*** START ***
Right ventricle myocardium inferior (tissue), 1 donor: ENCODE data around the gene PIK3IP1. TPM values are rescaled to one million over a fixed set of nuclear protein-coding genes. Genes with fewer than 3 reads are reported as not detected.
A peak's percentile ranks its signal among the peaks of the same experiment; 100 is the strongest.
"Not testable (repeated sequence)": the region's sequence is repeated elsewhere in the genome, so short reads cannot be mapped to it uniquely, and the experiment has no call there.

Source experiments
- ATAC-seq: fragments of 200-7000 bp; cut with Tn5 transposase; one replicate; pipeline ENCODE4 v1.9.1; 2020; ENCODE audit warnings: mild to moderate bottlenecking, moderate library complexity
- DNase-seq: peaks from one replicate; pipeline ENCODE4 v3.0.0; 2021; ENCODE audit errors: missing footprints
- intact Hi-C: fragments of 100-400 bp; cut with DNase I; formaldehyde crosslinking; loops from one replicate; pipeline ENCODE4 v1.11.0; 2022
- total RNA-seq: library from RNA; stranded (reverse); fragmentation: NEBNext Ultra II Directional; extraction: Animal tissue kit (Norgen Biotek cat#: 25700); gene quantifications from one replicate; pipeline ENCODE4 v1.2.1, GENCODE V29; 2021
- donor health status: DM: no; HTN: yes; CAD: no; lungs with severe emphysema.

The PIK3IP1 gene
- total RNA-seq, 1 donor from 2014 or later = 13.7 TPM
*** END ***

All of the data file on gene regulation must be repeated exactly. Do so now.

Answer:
Right ventricle myocardium inferior (tissue), 1 donor: ENCODE data around the gene PIK3IP1. TPM values are rescaled to one million over a fixed set of nuclear protein-coding genes. Genes with fewer than 3 reads are reported as not detected.
A peak's percentile ranks its signal among the peaks of the same experiment; 100 is the strongest.
"Not testable (repeated sequence)": the region's sequence is repeated elsewhere in the genome, so short reads cannot be mapped to it uniquely, and the experiment has no call there.

Source experiments
- ATAC-seq: fragments of 200-7000 bp; cut with Tn5 transposase; one replicate; pipeline ENCODE4 v1.9.1; 2020; ENCODE audit warnings: mild to moderate bottlenecking, moderate library complexity
- DNase-seq: peaks from one replicate; pipeline ENCODE4 v3.0.0; 2021; ENCODE audit errors: missing footprints
- intact Hi-C: fragments of 100-400 bp; cut with DNase I; formaldehyde crosslinking; loops from one replicate; pipeline ENCODE4 v1.11.0; 2022
- total RNA-seq: library from RNA; stranded (reverse); fragmentation: NEBNext Ultra II Directional; extraction: Animal tissue kit (Norgen Biotek cat#: 25700); gene quantifications from one replicate; pipeline ENCODE4 v1.2.1, GENCODE V29; 2021
- donor health status: DM: no; HTN: yes; CAD: no; lungs with severe emphysema.

The PIK3IP1 gene
- total RNA-seq, 1 donor from 2014 or later = 13.7 TPM